With females you do get an increased risk of pyometra around 5 years, I believe, so there may be more cause to eventually spay a female. Mine will be 7 in a couple months and is still intact. I find her cycles relatively easy to deal with and they don't affect her mood or behavior like they can with some dogs. If she seemed miserable I would have had her spayed sometime after she turned 2.
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post #4 of 8 (permalink) Old Yesterday, 01:10 AM
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I waited until Ruby was 2 years old after doing research, she's 8.5 years now and never had to go to the vets for anything (touch wood) Elvis is 5 now and still intact, I'll be keeping him that way.

"never argue with stupid people, they may drag you down to their level and then beat you with experience"..Mark Twain

Ruby's d.o.b. 21/6/2011,,Lyharr Grouse Shot d.ob. 7/01/2015
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post #5 of 8 (permalink) Old Yesterday, 10:29 AM
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I also read the Vizsla study and determined that it was not a good idea to neuter my boy who is almost 4.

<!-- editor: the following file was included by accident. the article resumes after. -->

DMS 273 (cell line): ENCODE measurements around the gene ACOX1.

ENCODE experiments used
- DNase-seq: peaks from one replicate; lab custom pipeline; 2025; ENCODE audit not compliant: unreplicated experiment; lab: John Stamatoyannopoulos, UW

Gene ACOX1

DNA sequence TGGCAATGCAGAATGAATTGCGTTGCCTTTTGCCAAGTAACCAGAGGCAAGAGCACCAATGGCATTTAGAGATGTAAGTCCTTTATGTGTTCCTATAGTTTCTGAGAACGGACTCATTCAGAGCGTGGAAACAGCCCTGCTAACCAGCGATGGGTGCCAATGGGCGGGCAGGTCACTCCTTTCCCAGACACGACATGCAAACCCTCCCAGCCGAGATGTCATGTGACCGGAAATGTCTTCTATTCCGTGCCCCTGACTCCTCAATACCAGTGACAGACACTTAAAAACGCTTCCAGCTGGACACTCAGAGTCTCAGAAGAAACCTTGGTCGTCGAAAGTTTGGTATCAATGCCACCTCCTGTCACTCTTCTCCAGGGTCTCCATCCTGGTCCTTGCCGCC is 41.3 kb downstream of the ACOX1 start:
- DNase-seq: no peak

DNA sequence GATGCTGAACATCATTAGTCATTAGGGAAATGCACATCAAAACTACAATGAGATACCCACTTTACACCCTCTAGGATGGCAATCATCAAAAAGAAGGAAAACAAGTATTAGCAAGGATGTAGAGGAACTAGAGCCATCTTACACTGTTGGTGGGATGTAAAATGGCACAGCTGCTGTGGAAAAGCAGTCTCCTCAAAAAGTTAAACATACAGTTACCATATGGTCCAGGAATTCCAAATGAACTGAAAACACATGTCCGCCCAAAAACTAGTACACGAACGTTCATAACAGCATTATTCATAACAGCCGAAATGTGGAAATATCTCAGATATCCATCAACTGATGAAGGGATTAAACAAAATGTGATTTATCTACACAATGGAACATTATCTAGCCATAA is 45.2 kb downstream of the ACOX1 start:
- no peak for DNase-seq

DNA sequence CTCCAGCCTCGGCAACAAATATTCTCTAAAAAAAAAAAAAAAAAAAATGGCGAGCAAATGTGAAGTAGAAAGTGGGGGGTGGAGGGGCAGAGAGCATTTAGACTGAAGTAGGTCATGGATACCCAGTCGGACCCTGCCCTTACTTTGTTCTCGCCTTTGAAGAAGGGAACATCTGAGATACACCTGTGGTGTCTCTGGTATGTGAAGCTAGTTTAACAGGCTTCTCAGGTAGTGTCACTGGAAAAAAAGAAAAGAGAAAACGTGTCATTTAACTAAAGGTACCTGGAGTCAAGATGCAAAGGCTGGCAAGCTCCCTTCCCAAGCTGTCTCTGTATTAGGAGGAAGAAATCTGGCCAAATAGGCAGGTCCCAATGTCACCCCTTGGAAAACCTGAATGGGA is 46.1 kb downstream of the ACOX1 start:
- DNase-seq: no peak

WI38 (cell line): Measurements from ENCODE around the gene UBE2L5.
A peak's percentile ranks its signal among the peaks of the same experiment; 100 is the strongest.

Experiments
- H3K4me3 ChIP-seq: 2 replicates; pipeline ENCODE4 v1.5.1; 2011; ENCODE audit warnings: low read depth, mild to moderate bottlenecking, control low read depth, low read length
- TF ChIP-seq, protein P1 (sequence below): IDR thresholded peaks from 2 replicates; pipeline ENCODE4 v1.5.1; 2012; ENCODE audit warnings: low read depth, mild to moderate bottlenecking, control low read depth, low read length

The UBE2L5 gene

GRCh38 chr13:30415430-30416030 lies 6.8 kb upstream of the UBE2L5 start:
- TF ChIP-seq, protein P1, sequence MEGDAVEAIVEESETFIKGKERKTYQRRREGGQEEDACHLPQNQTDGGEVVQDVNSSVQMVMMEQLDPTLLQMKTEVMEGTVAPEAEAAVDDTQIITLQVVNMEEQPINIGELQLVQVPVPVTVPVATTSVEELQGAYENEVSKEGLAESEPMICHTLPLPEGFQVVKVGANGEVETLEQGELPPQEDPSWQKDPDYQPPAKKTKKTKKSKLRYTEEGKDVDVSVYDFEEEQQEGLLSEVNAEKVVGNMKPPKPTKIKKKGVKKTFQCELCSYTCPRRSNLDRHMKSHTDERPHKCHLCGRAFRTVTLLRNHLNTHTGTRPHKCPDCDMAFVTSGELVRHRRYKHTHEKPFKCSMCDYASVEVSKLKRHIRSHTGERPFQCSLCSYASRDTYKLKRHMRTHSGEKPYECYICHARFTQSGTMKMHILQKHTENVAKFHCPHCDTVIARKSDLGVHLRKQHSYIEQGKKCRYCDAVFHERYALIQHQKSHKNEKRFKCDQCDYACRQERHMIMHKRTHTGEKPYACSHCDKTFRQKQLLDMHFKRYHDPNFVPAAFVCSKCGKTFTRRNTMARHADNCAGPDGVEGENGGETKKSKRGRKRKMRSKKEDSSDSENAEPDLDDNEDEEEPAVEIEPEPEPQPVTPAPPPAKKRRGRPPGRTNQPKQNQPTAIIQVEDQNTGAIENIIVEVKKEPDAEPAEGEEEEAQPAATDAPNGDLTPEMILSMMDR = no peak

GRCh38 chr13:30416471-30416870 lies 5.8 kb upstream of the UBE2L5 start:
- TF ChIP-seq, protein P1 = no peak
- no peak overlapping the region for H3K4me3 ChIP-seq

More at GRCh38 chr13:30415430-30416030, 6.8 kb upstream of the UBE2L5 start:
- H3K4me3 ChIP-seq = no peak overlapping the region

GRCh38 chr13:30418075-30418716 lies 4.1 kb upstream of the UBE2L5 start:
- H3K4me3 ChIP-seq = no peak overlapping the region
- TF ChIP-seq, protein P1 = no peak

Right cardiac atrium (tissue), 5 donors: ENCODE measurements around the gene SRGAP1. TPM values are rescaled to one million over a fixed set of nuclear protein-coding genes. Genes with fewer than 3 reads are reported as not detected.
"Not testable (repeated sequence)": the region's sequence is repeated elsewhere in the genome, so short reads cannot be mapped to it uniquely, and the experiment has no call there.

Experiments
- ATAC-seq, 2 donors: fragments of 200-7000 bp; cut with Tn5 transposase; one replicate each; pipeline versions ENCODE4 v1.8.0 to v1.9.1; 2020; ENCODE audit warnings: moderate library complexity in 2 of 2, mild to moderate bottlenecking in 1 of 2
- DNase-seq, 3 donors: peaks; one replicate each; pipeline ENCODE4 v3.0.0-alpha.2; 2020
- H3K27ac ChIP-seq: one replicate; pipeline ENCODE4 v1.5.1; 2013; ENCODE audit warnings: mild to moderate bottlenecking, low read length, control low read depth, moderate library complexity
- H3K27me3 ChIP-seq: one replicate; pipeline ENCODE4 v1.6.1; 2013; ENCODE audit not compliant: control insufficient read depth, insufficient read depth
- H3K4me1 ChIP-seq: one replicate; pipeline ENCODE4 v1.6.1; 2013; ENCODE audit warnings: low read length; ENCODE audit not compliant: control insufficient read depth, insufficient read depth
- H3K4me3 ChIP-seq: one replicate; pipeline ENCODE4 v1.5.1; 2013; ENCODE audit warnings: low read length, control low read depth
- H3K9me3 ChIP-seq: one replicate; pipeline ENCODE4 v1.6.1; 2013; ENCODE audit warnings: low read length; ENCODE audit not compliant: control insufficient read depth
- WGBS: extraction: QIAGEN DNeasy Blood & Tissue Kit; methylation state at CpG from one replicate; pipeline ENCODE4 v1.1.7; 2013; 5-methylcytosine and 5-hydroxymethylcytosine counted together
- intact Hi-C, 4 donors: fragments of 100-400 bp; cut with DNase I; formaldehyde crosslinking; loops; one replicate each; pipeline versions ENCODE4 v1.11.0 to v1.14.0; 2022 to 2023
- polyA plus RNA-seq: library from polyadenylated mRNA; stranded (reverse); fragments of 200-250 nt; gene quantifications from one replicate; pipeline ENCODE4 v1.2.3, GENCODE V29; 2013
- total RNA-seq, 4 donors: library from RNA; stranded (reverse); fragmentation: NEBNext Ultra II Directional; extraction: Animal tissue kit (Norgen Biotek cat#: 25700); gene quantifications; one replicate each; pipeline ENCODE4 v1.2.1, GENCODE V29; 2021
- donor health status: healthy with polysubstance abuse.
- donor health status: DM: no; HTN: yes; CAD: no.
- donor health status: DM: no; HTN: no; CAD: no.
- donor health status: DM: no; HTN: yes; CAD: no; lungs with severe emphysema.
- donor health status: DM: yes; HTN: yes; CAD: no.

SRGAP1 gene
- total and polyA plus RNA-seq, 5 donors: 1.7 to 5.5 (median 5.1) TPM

Surprisingly, my vet did not encourage me to neuter him and she is rather young.

This is the first pet dog that I have had , so I have nothing to compare behaviors to, but I don't notice anything adverse by keeping him intact except for some human's thoughts on the subject!.
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post #6 of 8 (permalink) Old Yesterday, 03:44 PM
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Hi -

An alternative is Ovary Sparing Spay (OSS) that preserves the ovaries and the hormonal protection mentioned in the studies and eliminates the risk of pyrometra.

Happy choice for my Ginger. Very satisfied. Almost no heat discharge. We waited until she was 16 mo.

Most vets are not familiar. Look on facebook groups, etc. My provider was Pets in Stitches in Dayton Ohio. Excellent care provider!
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post #7 of 8 (permalink) Old Yesterday, 04:48 PM
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vets undeniably do good work in the main, spaying and neuturing are a straightforward procedure,,cash cow for the vets imo..
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"never argue with stupid people, they may drag you down to their level and then beat you with experience"..Mark Twain

Ruby's d.o.b. 21/6/2011,,Lyharr Grouse Shot d.ob. 7/01/2015
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post #8 of 8 (permalink) Old Yesterday, 08:09 PM
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My personal choice on females if your never going to breed, is between 2 and 4 years old.

Not all those who wander are lost.

Life is just a leap of faith.
Spread your arms and hold your breath and always trust your cape.

Two things define you. Your patience when you have nothing, and your attitude when you have everything.